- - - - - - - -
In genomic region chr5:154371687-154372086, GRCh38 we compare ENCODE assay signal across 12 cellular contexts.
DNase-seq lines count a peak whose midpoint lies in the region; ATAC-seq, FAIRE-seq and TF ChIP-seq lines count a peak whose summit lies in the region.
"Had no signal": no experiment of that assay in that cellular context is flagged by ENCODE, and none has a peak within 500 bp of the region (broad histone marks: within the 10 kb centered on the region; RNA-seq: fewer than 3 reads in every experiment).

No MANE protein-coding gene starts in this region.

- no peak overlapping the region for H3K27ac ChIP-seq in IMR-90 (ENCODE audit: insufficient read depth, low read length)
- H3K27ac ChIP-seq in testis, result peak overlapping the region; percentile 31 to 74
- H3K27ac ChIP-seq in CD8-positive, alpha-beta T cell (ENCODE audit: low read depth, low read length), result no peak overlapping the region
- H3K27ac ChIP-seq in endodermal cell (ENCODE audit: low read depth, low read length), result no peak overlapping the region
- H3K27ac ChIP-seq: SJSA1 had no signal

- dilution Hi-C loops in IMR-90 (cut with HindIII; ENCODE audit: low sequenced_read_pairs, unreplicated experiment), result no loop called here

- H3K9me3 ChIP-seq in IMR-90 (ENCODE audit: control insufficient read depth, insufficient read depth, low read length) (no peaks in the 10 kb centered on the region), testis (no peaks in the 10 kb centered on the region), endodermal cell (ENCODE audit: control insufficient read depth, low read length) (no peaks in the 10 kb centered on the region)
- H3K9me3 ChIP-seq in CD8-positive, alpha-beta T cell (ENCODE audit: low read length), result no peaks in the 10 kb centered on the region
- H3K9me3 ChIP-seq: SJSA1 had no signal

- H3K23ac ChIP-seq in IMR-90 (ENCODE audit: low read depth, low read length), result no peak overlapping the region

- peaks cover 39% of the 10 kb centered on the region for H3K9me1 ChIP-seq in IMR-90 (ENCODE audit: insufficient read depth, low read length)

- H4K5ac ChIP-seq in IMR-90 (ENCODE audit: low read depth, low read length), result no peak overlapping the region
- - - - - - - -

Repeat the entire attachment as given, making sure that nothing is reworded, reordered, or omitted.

In genomic region chr5:154371687-154372086, GRCh38 we compare ENCODE assay signal across 12 cellular contexts.
DNase-seq lines count a peak whose midpoint lies in the region; ATAC-seq, FAIRE-seq and TF ChIP-seq lines count a peak whose summit lies in the region.
"Had no signal": no experiment of that assay in that cellular context is flagged by ENCODE, and none has a peak within 500 bp of the region (broad histone marks: within the 10 kb centered on the region; RNA-seq: fewer than 3 reads in every experiment).

No MANE protein-coding gene starts in this region.

- no peak overlapping the region for H3K27ac ChIP-seq in IMR-90 (ENCODE audit: insufficient read depth, low read length)
- H3K27ac ChIP-seq in testis, result peak overlapping the region; percentile 31 to 74
- H3K27ac ChIP-seq in CD8-positive, alpha-beta T cell (ENCODE audit: low read depth, low read length), result no peak overlapping the region
- H3K27ac ChIP-seq in endodermal cell (ENCODE audit: low read depth, low read length), result no peak overlapping the region
- H3K27ac ChIP-seq: SJSA1 had no signal

- dilution Hi-C loops in IMR-90 (cut with HindIII; ENCODE audit: low sequenced_read_pairs, unreplicated experiment), result no loop called here

- H3K9me3 ChIP-seq in IMR-90 (ENCODE audit: control insufficient read depth, insufficient read depth, low read length) (no peaks in the 10 kb centered on the region), testis (no peaks in the 10 kb centered on the region), endodermal cell (ENCODE audit: control insufficient read depth, low read length) (no peaks in the 10 kb centered on the region)
- H3K9me3 ChIP-seq in CD8-positive, alpha-beta T cell (ENCODE audit: low read length), result no peaks in the 10 kb centered on the region
- H3K9me3 ChIP-seq: SJSA1 had no signal

- H3K23ac ChIP-seq in IMR-90 (ENCODE audit: low read depth, low read length), result no peak overlapping the region

- peaks cover 39% of the 10 kb centered on the region for H3K9me1 ChIP-seq in IMR-90 (ENCODE audit: insufficient read depth, low read length)

- H4K5ac ChIP-seq in IMR-90 (ENCODE audit: low read depth, low read length), result no peak overlapping the region